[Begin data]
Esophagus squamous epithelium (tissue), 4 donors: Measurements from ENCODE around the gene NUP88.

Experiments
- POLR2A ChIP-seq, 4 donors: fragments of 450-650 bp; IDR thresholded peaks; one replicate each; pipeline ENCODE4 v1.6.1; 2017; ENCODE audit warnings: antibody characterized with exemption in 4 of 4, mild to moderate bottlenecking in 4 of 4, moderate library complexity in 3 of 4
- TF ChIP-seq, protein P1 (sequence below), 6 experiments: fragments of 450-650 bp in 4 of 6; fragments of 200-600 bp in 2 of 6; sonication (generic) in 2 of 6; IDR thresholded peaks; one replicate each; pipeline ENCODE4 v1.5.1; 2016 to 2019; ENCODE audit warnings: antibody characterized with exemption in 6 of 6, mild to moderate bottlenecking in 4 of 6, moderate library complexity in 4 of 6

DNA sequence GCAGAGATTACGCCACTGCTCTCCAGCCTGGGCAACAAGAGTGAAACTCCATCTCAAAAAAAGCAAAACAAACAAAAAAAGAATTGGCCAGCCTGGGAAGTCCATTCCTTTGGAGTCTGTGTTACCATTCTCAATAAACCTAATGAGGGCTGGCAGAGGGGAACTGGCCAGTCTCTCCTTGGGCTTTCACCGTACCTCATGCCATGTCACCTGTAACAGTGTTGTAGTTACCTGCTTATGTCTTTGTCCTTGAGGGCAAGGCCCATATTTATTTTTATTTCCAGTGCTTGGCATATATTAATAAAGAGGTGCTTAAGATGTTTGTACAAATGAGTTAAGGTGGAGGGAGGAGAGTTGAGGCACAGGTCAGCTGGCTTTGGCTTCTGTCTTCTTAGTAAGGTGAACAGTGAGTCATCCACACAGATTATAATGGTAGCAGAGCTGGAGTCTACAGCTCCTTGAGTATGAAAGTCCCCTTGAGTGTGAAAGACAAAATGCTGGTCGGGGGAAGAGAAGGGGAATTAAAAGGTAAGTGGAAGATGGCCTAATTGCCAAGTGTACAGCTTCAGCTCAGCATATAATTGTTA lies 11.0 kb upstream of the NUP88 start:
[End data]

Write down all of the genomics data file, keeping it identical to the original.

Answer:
Esophagus squamous epithelium (tissue), 4 donors: Measurements from ENCODE around the gene NUP88.

Experiments
- POLR2A ChIP-seq, 4 donors: fragments of 450-650 bp; IDR thresholded peaks; one replicate each; pipeline ENCODE4 v1.6.1; 2017; ENCODE audit warnings: antibody characterized with exemption in 4 of 4, mild to moderate bottlenecking in 4 of 4, moderate library complexity in 3 of 4
- TF ChIP-seq, protein P1 (sequence below), 6 experiments: fragments of 450-650 bp in 4 of 6; fragments of 200-600 bp in 2 of 6; sonication (generic) in 2 of 6; IDR thresholded peaks; one replicate each; pipeline ENCODE4 v1.5.1; 2016 to 2019; ENCODE audit warnings: antibody characterized with exemption in 6 of 6, mild to moderate bottlenecking in 4 of 6, moderate library complexity in 4 of 6

DNA sequence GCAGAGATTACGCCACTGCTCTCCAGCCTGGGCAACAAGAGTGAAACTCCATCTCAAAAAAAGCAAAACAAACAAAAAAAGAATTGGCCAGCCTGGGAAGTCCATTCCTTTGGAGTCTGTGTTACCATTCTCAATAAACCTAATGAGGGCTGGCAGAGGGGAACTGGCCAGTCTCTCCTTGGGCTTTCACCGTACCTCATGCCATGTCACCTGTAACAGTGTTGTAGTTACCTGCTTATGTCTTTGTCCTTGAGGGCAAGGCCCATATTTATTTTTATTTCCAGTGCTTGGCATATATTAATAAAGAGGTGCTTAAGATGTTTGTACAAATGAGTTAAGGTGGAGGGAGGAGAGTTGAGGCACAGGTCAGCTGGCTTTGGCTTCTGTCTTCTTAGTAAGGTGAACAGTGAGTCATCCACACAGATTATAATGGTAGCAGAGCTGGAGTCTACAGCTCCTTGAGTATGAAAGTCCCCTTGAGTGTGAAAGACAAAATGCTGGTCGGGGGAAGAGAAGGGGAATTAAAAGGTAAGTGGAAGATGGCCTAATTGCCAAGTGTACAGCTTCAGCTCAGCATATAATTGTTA lies 11.0 kb upstream of the NUP88 start: